NASA’s Curiosity Rover Lands Safely

Martian surface - a black and white picture of gravel and a wheel

The Martian surface, and one of Curiosity’s wheels

You know, the first I heard about the Curiosity Rover was when I saw a promotional video for an Xbox Kinect simulation of the “seven minutes of terror”. What’s that? Well, after arriving in Mars orbit, Curiosity would take seven minutes to descent and, hopefully, land on the surface.

The thing is, the signals from the rover would take thirteen minutes to get from Mars to Earth, so by the time the scientists at NASA got to know whether it had landed safely, it would already have been there for six minutes. Building the computer system and physical components to take an object from orbit to a safe landing, after travelling from one planet to another, and all without the possibility of any last-minute tweaks from mission control… well… that’s a pretty tall order.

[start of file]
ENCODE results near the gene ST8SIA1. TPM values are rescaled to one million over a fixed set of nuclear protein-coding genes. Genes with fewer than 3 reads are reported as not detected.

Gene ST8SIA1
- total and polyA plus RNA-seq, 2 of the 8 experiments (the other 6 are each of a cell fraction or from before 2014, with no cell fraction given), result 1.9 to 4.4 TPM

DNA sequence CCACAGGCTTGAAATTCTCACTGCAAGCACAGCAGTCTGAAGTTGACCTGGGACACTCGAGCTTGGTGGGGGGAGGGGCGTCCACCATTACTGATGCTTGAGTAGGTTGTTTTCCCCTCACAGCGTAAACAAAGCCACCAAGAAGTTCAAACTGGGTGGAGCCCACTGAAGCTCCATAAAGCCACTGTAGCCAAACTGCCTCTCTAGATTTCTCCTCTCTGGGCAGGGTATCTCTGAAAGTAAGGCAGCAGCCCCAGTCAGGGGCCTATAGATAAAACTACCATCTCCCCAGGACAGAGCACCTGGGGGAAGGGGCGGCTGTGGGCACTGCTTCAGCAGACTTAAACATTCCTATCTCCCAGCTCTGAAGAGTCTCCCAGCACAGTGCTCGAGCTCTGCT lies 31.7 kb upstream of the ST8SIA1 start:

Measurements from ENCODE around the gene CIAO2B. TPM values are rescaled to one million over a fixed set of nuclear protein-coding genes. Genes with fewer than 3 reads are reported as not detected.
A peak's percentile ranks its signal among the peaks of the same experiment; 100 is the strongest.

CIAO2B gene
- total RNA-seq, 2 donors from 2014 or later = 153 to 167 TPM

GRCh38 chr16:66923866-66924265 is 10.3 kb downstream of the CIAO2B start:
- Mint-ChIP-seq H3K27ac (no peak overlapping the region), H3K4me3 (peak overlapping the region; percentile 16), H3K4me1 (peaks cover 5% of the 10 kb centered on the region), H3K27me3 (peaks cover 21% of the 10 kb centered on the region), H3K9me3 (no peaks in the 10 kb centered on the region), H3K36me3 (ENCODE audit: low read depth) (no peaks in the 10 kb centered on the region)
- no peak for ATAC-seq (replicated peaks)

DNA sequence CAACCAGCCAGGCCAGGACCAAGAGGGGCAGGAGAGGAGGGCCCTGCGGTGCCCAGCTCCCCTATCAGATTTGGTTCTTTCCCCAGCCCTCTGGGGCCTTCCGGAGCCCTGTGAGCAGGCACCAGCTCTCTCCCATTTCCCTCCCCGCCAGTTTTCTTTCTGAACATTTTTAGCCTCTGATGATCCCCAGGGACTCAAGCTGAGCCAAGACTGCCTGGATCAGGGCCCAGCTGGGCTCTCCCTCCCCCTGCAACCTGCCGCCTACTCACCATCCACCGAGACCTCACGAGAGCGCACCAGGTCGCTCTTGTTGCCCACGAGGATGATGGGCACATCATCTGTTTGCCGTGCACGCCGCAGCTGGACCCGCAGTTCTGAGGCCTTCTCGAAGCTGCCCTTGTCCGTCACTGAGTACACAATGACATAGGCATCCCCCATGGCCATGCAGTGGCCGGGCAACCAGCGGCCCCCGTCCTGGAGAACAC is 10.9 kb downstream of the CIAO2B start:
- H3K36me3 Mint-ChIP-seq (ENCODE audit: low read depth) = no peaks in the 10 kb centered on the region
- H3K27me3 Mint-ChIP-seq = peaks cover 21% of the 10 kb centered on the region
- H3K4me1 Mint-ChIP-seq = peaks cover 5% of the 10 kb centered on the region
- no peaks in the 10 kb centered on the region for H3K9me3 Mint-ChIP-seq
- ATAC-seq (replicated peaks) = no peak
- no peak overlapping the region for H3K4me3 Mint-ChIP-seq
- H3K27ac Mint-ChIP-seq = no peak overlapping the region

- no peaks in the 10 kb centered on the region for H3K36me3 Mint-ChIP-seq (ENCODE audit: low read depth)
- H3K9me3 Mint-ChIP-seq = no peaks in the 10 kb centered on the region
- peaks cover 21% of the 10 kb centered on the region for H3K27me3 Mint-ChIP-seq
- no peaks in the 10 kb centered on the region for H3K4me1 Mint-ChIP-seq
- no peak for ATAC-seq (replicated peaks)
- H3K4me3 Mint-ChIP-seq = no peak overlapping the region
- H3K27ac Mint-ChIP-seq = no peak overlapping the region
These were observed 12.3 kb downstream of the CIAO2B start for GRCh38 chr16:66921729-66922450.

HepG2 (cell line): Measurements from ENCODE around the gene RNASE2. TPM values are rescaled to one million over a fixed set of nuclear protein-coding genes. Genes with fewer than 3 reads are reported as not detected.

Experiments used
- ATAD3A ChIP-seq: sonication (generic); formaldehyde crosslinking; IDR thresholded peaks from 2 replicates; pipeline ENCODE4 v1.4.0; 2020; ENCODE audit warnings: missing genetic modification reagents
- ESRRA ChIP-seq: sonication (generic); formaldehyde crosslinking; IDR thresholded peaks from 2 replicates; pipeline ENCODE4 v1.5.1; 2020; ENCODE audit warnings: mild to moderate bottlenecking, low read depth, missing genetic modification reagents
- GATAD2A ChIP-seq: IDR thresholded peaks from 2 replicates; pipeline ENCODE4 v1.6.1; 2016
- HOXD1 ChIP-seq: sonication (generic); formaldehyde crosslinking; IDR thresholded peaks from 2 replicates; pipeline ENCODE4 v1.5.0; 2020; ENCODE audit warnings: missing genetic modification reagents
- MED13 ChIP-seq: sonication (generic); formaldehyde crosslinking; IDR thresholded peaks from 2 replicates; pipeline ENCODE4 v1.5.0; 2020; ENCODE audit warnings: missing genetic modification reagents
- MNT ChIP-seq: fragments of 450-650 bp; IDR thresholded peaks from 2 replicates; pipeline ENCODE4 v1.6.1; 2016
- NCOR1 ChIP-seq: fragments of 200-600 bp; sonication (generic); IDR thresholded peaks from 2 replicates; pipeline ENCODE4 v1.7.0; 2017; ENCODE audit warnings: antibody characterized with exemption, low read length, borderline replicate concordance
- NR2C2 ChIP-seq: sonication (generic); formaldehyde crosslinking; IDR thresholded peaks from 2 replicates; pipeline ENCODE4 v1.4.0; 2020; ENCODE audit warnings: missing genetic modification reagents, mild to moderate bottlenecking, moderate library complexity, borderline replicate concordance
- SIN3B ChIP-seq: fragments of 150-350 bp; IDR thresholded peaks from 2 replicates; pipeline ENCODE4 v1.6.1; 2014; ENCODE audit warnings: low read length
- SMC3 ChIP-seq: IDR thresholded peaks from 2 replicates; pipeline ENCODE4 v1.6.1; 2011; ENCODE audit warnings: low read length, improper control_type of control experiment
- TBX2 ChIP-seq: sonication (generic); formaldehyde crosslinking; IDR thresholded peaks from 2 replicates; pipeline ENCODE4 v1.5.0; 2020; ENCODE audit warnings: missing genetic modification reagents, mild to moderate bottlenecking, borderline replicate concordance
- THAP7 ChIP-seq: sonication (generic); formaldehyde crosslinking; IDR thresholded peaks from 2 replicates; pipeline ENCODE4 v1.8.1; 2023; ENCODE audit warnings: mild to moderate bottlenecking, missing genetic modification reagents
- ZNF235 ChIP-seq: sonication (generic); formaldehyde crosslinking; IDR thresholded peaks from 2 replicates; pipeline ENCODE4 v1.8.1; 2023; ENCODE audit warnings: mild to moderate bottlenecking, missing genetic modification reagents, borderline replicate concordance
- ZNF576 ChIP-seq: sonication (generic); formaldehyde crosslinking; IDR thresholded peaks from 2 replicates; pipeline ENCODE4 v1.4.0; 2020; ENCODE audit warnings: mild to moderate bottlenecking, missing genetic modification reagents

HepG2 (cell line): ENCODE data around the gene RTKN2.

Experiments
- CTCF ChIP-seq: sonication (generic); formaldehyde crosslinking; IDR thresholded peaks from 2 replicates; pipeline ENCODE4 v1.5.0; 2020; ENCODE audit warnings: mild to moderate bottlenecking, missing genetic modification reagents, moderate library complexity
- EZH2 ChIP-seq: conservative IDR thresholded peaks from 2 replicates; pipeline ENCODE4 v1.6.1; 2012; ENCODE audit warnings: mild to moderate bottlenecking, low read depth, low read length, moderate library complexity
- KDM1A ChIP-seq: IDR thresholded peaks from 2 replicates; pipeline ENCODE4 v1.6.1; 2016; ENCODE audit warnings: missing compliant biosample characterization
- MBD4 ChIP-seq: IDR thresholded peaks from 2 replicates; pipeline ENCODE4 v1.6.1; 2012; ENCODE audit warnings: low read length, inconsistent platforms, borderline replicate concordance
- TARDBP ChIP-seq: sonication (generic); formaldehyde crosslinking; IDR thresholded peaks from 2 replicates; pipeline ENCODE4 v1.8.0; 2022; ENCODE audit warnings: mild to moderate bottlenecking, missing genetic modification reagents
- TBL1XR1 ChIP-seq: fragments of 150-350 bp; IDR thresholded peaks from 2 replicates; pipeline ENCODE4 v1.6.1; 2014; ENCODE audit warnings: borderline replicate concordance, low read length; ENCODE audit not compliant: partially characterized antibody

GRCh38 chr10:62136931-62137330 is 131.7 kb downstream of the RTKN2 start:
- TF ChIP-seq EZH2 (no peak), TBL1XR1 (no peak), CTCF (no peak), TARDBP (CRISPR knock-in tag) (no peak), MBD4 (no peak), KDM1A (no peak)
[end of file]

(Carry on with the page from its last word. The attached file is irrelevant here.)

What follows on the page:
But it worked! Curiosity landed at 5:32GMT this morning, and has sent back its first pictures of the Martian surface.

Curiosity will now spend two years searching for evidence of past environments that could favour life. Interestingly, it will spend two years because it isĀ funded to run that long… its Plutonium battery could power it for longer if the money holds out.

Find out more about Curiosity on NASA’s website.

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